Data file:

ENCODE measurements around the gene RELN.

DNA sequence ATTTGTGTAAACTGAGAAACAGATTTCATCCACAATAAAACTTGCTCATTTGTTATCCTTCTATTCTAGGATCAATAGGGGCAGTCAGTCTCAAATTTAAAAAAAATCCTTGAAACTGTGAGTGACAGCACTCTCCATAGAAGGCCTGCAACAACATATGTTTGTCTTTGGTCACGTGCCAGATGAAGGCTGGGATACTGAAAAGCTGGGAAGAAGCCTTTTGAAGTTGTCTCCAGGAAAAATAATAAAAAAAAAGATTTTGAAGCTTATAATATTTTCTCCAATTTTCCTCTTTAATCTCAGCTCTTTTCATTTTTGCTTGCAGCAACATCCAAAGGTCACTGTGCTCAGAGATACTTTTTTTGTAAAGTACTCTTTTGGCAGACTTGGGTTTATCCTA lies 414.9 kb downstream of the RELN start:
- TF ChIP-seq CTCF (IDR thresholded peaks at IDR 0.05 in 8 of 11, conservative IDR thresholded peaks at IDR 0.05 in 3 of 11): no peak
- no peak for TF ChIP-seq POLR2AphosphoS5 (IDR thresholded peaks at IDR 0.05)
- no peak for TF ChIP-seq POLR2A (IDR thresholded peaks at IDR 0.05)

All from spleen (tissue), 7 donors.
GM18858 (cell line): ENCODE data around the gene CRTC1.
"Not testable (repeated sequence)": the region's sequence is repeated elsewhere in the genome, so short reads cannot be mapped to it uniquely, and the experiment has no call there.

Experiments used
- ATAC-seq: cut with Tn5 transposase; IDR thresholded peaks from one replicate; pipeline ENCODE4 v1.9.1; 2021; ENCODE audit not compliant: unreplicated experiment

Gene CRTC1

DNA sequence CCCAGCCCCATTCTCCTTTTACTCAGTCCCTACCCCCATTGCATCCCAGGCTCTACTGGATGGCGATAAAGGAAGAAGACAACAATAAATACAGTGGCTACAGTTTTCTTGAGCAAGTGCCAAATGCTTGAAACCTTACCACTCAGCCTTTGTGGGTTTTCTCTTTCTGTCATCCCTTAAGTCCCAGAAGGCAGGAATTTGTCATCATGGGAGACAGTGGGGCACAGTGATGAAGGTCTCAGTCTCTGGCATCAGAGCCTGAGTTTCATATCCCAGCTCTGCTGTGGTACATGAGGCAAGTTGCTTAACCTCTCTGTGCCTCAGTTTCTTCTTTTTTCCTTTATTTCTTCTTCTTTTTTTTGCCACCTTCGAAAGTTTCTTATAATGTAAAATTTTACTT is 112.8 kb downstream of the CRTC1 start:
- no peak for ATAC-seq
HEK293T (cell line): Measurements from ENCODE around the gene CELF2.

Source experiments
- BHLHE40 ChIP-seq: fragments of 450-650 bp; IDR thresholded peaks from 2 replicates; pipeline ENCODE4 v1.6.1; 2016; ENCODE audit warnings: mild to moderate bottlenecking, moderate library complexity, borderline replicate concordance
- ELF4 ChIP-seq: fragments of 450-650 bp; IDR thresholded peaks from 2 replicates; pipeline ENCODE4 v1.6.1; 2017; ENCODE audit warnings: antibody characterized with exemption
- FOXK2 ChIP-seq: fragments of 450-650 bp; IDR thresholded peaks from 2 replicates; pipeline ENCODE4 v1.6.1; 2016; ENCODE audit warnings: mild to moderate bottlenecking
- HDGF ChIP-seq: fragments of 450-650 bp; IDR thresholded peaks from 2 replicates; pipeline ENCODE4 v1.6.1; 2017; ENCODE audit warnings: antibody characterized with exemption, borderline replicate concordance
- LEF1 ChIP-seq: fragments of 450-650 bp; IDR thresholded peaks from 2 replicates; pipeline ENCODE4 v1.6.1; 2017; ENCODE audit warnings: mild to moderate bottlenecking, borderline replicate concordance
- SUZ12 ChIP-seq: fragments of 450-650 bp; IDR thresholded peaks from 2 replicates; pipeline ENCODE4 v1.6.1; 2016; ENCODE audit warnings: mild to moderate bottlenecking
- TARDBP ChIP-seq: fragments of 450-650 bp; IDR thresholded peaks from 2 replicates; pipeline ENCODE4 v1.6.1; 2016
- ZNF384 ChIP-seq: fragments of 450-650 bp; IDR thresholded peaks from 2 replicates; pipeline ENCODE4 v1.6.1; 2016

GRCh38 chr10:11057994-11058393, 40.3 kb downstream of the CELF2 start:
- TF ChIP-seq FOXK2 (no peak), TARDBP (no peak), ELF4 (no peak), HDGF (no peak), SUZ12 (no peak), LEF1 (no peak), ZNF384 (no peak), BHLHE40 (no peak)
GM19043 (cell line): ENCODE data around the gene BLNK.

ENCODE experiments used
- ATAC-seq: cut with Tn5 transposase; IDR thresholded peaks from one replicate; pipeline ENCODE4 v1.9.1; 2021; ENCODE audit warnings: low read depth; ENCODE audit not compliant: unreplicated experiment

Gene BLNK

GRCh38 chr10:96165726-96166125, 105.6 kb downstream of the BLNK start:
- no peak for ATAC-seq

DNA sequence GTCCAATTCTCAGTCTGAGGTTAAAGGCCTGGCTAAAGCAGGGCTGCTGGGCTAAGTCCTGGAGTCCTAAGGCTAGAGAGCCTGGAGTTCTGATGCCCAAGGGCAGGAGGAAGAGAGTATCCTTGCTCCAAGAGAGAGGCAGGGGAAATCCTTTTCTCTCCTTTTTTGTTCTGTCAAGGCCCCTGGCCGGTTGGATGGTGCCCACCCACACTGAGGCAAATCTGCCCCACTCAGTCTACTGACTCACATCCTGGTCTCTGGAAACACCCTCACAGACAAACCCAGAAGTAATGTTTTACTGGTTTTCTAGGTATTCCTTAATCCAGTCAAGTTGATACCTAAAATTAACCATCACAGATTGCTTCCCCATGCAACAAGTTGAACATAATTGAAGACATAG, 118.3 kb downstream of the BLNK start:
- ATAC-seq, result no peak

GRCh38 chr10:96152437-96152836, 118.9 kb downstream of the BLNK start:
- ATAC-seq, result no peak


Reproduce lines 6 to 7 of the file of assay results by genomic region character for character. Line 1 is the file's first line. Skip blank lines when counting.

All from spleen (tissue), 7 donors.
GM18858 (cell line): ENCODE data around the gene CRTC1.